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Promoting Health: Intervention Strategies from Social and Behavioral Research TABLE 1. Leading Causes of Death and Numbers of Death, According to Age and Gender, United States, 1996 Age 25–44a Age 45–64b Malesc Femalesd Cause of Death Deaths Rank Deaths Rank Deaths Rank Deaths Rank Unintentional injuries 27,092 1 16,717 3 61,589 4 33,359 7 Malignant neoplasms 21,894 2 131,455 1 281,898 2 257,635 2 HIV 21,685 3 8,053 8 25,227 8 Heart disease 16,567 4 102,369 2 360,075 1 373,286 1 Suicide 12,602 5 7,762 9 24,998 9 Homicide and legal intervention 9,322 6 Chronic liver disease and cirrhoses 4,210 7 10,743 7 16,311 10 Cerebrovascular diseases 3,442 8 15,468 4 62,475 3 97467 3 Diabetes 2,526 9 12,687 6 27,646 7 34,121 6 Pneumonia and influenza 2,029 10 5,706 10 37,991 6 45,736 5 Chronic obstructive pulmonary disease 12,847 5 54,485 5 51,542 4 Alzheimer's disease 14,426 8 Nephritis 12,662 9 Septicemia 12,177 10 aAll cause mortality = 147,180. bAll cause mortality = 378,054. cAl1 cause mortality = 1,163,569. dAll cause mortality = 1,151,121.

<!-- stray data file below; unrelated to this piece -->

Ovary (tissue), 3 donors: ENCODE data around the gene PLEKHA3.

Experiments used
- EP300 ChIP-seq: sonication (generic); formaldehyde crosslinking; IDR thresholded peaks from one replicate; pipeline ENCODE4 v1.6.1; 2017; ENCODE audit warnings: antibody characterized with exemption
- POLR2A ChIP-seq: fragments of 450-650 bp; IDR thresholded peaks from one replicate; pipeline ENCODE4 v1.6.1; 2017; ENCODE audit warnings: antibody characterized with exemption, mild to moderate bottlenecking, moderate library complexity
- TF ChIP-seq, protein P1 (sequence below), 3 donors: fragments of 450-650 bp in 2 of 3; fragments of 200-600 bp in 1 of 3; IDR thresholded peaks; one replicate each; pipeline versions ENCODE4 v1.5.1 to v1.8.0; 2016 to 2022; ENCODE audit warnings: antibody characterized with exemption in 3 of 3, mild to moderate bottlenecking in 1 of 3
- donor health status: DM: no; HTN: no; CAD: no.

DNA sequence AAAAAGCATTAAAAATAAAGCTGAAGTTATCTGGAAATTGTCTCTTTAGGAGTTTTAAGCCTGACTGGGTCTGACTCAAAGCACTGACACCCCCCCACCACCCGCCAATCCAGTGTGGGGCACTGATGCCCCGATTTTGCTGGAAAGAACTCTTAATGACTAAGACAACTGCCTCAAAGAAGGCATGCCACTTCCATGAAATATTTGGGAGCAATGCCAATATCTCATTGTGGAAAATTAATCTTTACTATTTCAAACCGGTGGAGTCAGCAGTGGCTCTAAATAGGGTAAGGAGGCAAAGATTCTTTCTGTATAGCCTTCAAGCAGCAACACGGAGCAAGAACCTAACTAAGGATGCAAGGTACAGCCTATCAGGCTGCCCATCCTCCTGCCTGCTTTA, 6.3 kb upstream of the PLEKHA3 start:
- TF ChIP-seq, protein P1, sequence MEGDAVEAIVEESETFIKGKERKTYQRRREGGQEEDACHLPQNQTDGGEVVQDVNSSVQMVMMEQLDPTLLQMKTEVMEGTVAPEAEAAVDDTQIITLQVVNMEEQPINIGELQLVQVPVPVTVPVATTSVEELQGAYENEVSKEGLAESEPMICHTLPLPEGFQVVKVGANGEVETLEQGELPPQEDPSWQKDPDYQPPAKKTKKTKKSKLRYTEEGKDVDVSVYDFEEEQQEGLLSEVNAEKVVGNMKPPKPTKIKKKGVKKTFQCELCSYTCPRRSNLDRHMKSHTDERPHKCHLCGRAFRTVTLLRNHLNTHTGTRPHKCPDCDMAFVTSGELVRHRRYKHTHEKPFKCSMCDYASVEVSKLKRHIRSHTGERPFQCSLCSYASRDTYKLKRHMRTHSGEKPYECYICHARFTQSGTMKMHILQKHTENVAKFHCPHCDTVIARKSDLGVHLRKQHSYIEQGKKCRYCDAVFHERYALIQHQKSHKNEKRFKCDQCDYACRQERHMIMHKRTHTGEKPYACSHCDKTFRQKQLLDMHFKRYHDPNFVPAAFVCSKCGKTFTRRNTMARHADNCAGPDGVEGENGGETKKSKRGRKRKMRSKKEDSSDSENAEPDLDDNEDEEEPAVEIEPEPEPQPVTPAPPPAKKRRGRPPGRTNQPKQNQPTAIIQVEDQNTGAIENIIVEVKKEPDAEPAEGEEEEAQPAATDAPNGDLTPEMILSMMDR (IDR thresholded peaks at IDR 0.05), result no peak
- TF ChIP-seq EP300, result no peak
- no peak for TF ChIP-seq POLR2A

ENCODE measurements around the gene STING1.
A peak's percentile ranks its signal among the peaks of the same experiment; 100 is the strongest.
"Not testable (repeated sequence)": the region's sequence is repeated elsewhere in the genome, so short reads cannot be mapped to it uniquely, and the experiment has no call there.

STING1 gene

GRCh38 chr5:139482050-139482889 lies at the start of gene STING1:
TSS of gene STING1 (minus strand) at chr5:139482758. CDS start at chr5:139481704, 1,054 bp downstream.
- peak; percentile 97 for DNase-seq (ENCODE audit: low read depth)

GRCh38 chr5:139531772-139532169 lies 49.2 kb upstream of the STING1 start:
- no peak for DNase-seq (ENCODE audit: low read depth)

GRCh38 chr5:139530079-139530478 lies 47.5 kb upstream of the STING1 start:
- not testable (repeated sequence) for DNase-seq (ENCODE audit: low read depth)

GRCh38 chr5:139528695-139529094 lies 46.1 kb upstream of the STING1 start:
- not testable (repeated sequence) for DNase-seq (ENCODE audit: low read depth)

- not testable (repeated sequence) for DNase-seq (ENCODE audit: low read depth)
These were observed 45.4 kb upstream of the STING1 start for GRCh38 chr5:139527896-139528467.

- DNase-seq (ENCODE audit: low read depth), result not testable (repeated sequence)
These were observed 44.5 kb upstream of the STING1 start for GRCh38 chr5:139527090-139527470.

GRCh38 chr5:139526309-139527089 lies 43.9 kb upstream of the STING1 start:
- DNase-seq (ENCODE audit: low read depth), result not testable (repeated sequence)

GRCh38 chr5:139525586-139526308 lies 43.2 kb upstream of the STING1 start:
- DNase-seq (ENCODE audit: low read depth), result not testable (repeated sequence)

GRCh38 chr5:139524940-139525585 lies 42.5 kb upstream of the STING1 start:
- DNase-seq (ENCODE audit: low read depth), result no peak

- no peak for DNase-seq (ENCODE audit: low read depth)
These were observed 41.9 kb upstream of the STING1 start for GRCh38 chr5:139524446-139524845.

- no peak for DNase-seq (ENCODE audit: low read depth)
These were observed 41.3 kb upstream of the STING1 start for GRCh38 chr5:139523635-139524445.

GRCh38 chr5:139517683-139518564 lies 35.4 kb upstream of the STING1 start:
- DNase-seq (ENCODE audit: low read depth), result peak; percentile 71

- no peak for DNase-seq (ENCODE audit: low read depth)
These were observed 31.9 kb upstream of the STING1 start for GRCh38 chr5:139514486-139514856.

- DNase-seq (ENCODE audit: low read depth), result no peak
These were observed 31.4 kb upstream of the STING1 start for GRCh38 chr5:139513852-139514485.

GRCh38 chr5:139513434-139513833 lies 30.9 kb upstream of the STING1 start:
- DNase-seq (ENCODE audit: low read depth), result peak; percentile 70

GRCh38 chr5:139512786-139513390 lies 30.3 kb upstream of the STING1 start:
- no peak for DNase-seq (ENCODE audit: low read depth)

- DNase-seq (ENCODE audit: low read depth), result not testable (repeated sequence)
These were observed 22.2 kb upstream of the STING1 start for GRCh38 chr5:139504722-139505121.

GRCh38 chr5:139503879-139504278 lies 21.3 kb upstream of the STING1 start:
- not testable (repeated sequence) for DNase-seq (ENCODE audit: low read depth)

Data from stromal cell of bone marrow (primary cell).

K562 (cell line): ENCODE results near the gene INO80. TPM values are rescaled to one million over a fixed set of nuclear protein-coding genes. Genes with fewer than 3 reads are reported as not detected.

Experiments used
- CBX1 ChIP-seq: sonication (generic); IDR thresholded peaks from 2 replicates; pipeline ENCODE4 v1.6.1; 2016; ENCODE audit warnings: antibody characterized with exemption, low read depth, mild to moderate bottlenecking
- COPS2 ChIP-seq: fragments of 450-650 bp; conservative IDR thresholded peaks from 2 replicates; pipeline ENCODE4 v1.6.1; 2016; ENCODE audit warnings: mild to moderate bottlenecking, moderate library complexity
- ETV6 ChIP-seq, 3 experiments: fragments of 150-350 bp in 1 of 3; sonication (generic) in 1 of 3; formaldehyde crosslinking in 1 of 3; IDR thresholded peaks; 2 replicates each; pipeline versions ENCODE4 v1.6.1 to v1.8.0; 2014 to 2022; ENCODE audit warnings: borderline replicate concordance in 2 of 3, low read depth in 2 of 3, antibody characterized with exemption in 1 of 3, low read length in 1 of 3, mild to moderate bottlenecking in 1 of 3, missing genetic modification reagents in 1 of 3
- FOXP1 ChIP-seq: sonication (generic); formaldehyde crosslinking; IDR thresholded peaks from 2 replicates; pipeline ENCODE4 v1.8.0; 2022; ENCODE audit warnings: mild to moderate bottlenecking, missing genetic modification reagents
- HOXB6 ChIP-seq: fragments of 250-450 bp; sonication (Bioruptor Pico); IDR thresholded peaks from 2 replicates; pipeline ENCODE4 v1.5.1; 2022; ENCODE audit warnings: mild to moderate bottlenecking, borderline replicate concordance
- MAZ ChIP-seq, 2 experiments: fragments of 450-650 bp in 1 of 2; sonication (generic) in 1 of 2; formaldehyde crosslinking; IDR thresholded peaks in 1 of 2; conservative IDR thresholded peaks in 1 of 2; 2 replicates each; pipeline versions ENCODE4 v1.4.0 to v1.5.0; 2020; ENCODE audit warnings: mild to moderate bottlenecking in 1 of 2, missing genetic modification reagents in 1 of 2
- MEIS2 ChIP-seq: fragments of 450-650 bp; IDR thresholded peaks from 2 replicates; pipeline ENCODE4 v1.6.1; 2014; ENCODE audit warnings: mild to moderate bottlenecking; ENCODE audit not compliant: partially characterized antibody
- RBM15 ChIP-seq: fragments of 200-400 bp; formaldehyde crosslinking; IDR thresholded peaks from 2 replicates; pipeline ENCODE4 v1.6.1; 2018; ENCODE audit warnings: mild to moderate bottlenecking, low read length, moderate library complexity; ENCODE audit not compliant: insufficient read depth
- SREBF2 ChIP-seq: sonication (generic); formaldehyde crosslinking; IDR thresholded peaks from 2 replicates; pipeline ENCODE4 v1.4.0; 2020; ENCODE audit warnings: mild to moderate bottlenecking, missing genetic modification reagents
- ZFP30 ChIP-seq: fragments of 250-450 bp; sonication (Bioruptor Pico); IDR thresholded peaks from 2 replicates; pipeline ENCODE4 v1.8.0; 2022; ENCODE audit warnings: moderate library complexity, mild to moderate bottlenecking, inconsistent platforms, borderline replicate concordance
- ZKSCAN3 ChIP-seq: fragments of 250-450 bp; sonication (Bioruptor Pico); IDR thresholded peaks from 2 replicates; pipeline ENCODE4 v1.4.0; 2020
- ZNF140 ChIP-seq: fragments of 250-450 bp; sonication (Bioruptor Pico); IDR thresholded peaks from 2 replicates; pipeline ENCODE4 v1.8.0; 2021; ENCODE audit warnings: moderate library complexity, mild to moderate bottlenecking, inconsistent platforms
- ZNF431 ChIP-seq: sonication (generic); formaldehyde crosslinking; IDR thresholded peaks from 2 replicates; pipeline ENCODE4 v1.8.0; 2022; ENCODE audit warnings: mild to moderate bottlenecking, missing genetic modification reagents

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Promoting Health: Intervention Strategies from Social and Behavioral Research valent for black, white, and Hispanic men, although much lower for Asian men. Motor vehicle death rates among women are about one-third of those found in men. Fires also cause a substantial proportion of unintentional injuries; cigarettes are a major cause of residential fires (Baker et al., 1992). On average, one out of every 200 households experiences a fire each year; this rate is greater among poor households (National Center for Health Statistics, 1996b). Cancer is the second leading cause of death in early to middle adulthood. The death rate due to cancer among men and women is roughly equivalent for whites, Hispanics, and Asians; it is significantly higher among black men than black women, and is higher among Native American women than Native American men (USDHHS, 1998). In this age range, cancer morbidity is greater among women, especially those ages 35–44, and is most common among blacks, followed by whites. Similar patterns in morbidity rates by race or ethnicity are found among men. Cancer morbidity has also consistently been found to have an inverse relationship with socioeconomic status (SES) (Devesa and Diamond, 1980, 1983; McWhorter et al., 1989; Morton et al., 1983; Tomatis, 1992; Williams and Horm, 1977). The third leading cause of death in early to middle adulthood is HIV; incidence is clustered in large metropolitan areas. Gay and bisexual men still represent most prevalent HIV infections; although overall incidence is significantly lower now than in the 1980s; incidence among young and minority gay men remains high (Holmberg, 1996). Roughly half of all new infections occur among injection drug users (IDUs). Black and Hispanic IDUs are more likely to be HIV infected than are white IDUs (Friedman et al., 1999). In 1997, 22% of all new adult AIDS cases were in women. In the United States, AIDS cases among women have been concentrated in blacks and Hispanics (Kamb and Wortley, 2000). The primary routes of transmission among women are injection drug use and heterosexual contact with an HIV-infected male sex partner. Leading Causes of Mortality in Middle to Older Adulthood (ages 45 –64) The leading cause of death from ages 45 to 64 is cancer. Heart disease is the second leading cause of death in this age group; death rates are three times greater in men than women. Death rates due to heart disease are twice as high in black men as in white men, and slightly higher for Native American men than white men. Unintentional injury is the third leading cause of death in this age range (USDHHS, 1999). Leading Causes of Morbidity in Adulthood Morbidity related to a number of chronic conditions can cause substantial reductions in quality of life and contribute significantly to medical care costs. In the United States, 24% of adults have been diagnosed with hypertension (Burt et